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Is it TRUE that originally, before the invention of the 3-prong, (grounded outlets for homes) that the ground-pin was mounted at the TOP of the triangle, the TOP of the 3 "holes"?
Question Date: 2018-11-26
Answer 1:

It is true that the grounding prong was at the top of the triangle for some years; Philip Labre (US patent 1672067A) was the inventor of this particular type of grounded plug. Before Labre's patent, there was another patent by George Knapp (US1179728A) of a grounded outlet that had the grounding prong on the side. This design is still used in some parts of the world. As to the differentiation between consumer (for the home) and industrial or other usages of the grounded sockets, it is not clear that there was ever a socket that was NOT for consumers. If we don't see grounded outlets in American homes that have the grounding pin on top, that may be due to a lag between the invention/patenting of something and its commercial application, during which time the design may be improved and the old design rendered obsolete.

Answer 2:

Here's a link about the history of grounded outlets:
grounded receptacles. It is said in this link that grounded outlets were required in 1947 for laundry appliances.

Here's a picture of 3-prong vs 4-prong dryer outlets:
3 prong vs 4 prong outlet

modern outlet

Those pictures and the text below are from a site about power plugs and sockets. The grounded consumer plug has several claimants to its invention. The earliest patent for a grounded plug appears to be one applied for on January 11, 1915 by George P. Knapp, on behalf of the Harvey Hubbell company and granted on April 18, 1916.[7] This patent covers the use of a grounding pin which extends further than the other two contacts to ensure that it is engaged first. However, the suggested configuration of the pins was that found in the Australian plug used today primarily in Australasia and China, which was not interoperable with existing two-contact ungrounded plugs. Other grounded plugs that are widely used today were developed later by others so as to be interoperable with ungrounded plugs.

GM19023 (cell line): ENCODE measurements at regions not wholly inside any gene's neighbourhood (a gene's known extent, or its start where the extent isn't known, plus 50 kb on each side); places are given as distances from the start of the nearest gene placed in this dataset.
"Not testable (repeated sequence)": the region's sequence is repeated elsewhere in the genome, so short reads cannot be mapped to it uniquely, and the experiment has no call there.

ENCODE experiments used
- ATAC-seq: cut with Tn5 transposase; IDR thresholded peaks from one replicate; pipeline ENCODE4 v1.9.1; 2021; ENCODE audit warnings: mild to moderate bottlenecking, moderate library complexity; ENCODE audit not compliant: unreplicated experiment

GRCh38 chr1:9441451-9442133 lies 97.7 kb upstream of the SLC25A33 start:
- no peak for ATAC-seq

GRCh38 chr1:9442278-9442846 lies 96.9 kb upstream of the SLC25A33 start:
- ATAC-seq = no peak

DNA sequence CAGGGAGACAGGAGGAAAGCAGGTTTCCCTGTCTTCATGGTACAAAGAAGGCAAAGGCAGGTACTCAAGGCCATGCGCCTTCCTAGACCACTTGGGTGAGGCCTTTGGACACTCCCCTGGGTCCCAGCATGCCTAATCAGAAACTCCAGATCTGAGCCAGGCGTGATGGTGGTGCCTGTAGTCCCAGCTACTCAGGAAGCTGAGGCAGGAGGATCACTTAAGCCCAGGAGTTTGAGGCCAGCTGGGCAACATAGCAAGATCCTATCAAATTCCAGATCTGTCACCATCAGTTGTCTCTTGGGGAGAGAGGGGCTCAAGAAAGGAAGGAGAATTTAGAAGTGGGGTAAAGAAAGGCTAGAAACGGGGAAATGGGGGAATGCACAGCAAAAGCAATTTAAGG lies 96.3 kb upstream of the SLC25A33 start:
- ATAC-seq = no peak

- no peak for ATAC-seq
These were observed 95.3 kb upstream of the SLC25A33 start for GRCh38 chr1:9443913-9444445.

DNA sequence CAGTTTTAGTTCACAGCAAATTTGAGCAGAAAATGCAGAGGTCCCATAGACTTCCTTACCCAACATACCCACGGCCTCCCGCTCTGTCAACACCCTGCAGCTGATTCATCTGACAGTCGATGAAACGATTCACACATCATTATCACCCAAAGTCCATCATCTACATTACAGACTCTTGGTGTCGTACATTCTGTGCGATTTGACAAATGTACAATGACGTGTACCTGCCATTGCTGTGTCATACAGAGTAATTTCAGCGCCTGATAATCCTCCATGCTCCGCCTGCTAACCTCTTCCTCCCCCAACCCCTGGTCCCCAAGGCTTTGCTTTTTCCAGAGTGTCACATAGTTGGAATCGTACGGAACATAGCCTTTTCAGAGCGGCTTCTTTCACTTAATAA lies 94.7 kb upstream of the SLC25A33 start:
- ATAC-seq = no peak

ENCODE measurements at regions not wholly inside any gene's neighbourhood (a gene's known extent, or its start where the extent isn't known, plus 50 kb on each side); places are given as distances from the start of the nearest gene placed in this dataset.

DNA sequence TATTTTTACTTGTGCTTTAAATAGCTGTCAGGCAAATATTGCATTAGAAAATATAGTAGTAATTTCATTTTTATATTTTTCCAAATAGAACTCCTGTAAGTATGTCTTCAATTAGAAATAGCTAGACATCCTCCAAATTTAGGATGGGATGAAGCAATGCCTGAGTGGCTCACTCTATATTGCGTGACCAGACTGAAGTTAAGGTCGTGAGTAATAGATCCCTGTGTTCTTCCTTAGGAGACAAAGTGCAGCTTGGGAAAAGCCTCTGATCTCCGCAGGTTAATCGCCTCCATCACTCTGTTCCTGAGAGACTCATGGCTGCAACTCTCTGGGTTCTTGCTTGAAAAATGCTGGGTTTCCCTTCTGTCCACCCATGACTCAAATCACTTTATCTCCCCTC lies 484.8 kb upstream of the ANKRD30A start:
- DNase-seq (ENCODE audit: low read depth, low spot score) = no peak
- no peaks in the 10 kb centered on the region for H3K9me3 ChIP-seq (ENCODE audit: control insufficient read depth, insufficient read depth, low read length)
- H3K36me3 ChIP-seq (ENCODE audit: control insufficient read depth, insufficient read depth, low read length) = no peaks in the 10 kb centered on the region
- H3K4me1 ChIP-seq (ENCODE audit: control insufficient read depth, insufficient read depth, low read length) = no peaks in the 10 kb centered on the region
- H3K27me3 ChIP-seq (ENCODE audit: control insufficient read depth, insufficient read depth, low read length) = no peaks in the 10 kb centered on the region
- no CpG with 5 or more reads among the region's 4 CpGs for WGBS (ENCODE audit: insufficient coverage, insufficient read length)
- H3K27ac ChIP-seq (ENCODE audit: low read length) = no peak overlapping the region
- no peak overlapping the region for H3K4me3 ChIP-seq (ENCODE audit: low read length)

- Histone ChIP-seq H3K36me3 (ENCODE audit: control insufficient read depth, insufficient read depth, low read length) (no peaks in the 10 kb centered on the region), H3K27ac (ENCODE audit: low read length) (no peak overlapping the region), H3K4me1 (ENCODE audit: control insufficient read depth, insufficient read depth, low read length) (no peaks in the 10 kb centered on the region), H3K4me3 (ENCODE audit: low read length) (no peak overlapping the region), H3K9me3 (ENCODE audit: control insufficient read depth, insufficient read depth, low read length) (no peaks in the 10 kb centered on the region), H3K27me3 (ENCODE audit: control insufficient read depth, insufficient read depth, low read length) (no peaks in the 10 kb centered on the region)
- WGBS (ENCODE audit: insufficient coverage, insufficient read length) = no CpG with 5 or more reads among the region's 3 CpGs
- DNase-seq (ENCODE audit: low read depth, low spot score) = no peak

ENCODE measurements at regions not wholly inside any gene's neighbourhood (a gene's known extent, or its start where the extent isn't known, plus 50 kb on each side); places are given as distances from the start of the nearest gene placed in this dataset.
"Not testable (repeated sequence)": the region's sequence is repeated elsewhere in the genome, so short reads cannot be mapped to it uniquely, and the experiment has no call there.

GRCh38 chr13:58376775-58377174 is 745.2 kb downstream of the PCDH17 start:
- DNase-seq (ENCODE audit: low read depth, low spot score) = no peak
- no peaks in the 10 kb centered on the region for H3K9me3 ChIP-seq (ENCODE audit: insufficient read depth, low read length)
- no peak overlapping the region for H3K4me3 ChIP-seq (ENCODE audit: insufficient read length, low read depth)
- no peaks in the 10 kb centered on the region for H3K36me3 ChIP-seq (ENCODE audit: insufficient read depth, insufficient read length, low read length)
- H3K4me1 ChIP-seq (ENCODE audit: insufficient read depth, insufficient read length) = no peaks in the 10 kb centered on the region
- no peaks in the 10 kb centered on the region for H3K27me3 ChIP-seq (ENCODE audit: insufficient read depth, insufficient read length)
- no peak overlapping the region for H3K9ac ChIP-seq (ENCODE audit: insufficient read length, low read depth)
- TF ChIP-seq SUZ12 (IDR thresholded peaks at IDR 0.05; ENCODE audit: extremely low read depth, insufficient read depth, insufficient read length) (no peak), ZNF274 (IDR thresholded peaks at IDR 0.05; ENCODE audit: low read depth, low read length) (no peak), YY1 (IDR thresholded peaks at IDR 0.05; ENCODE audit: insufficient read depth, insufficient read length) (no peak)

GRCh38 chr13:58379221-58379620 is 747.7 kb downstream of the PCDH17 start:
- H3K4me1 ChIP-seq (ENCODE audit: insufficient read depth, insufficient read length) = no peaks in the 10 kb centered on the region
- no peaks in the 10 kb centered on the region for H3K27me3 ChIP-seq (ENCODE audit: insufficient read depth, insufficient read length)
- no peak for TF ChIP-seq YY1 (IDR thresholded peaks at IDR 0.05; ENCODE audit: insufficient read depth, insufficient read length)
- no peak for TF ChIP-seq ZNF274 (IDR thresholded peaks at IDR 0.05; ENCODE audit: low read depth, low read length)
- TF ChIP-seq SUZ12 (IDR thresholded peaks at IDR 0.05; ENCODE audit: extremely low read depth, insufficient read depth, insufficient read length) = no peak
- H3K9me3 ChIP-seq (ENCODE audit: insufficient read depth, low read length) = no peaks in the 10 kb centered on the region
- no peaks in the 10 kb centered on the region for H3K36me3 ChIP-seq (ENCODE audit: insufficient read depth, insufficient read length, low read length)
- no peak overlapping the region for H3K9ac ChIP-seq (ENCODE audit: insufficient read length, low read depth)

The Schuko-system plug was invented by Albert B├╝ttner, who patented it in 1926.[8] The current American version of the grounded plug, with two vertical blades and a round grounding pin was invented by Philip F. Labre, while he was attending the Milwaukee School of Engineering (MSOE). It is said that his landlady had a cat which would knock over her fan when it came in the window. When she plugged the fan back in, she would get an electric shock. Labre figured out that if the plug were grounded, the electricity would go to Earth through the plug rather than through his landlady. He applied a patent on May 12, 1927[9] and was issued a US patent for grounding receptacle and plug in June, 1928.[9] As the need for safer installations became apparent, earthed three-contact systems were made mandatory in most industrial countries.

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